“Important


Vets Attend Maryville Through Yellow Ribbon Program


December 18, 2009

Lisa Munch
Lisa Munch

As the first Maryville University student enrolled through the military’s new Yellow Ribbon tuition assistance program, Lisa Munch is living her dream of going back to school after serving in the Navy. Until she discovered she could achieve it at Maryville, it was a dream Munch had dismissed as impossible because of family responsibilities and unexpected expenses.

“I resigned from the Navy in 2005 after serving five years as a nurse,” Munch said. “I planned to go back to school, but I got married. Then we had twins that were born prematurely and they required a lot of care.”

Munch and her husband, Jonathan, now have a third child, Lillian, who is seven months old. The twins, Grace and Mason, are 2 years old and doing well. During that first year, however, Mason required a series of nine surgical procedures, Munch said.

“I couldn’t attend school then and I gave up hope that I would ever go back. I needed to work to supplement the health care costs,” she said.  “But last summer, I was searching the web and found out the G.I. Bill had changed. If a school would participate, I could get a stipend to pay for books and housing, and the tuition would be covered. It sounded too good to be true, but the wheels started spinning.”

Munch discovered that Maryville was a participating university and also offered the program she was interested in – a master’s degree in nursing education. Along the way her career goals shifted, however; she is now pursuing a master’s degree to become a family nurse practitioner.

“After repeated hospital visits with my son, I started to value not being in a hospital and changed over to the nurse practitioner program,” Munch said. “Keeping people healthy and at home – that’s where my interest is now.”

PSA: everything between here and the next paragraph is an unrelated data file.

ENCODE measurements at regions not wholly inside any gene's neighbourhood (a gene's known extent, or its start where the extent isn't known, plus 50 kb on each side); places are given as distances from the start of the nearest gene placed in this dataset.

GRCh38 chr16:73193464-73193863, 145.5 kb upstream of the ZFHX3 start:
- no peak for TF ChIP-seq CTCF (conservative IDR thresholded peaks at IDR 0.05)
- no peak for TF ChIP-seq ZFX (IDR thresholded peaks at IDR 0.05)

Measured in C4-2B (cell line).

The Yellow Ribbon program provides a living stipend for students, plus books and up to $1,000 in mandatory fees per academic year. This program allows universities, like Maryville, to voluntarily enter into an agreement with Veteran’s Administration to fund tuition expenses that exceed the highest public in-state undergraduate tuition rate.  Universities can contribute up to 50 percent of those expenses. The V.A. contributes the same amount as Maryville.

Veterans who attend Maryville University through the Yellow Ribbon Program can receive tuition assistance for each semester through completion of their degree program.

“Our heroes deserve our support as they transfer into civilian life.  Helping them obtain a top flight education is a great way to salute their service,” said Mark Lombardi, PhD, president of Maryville University.

For veterans like Munch, the program fills a tremendous need, particularly when extenuating circumstances might otherwise put the dream of education on hold indefinitely.

“I’m so glad Maryville is doing this, it’s such a blessing,” Munch said. “If Maryville didn’t participate in this program, there’s no way I would feel comfortable taking out loans – not on top of the expenses we already have caring for chronically ill children.”

“This is the most comprehensive bill that has been introduced to help veterans earn their education since I have been working with our veterans at Maryville University,” said Betty Kutilek, assistant registrar. “I’m happy for the five Yellow Ribbon students who started this fall.  Each one wanted to earn their degree at Maryville but did not want to take on the additional tuition expense, along with other family obligations. ”

Seventeen Yellow Ribbon students are currently enrolled for the spring semester, Kutilek said.

Veterans are eligible for Yellow Ribbon tuition assistance if they already qualify for Post-911 GI Bill benefits, which include 36 months of service or a discharge due to a service-connected disability after serving 30 continuous days after September 10, 2001. The Yellow Ribbon education benefit may be transferred to dependents based upon a veteran’s eligibility.

The University’s commitment to helping veterans return to school following their military service is also recognized by G.I. Jobs magazine, which recently named Maryville to its 2010 list of Military Friendly Schools. The honor ranks Maryville in the top 15 percent of all colleges, universities and trade schools nationwide that embrace America’s veterans as students.


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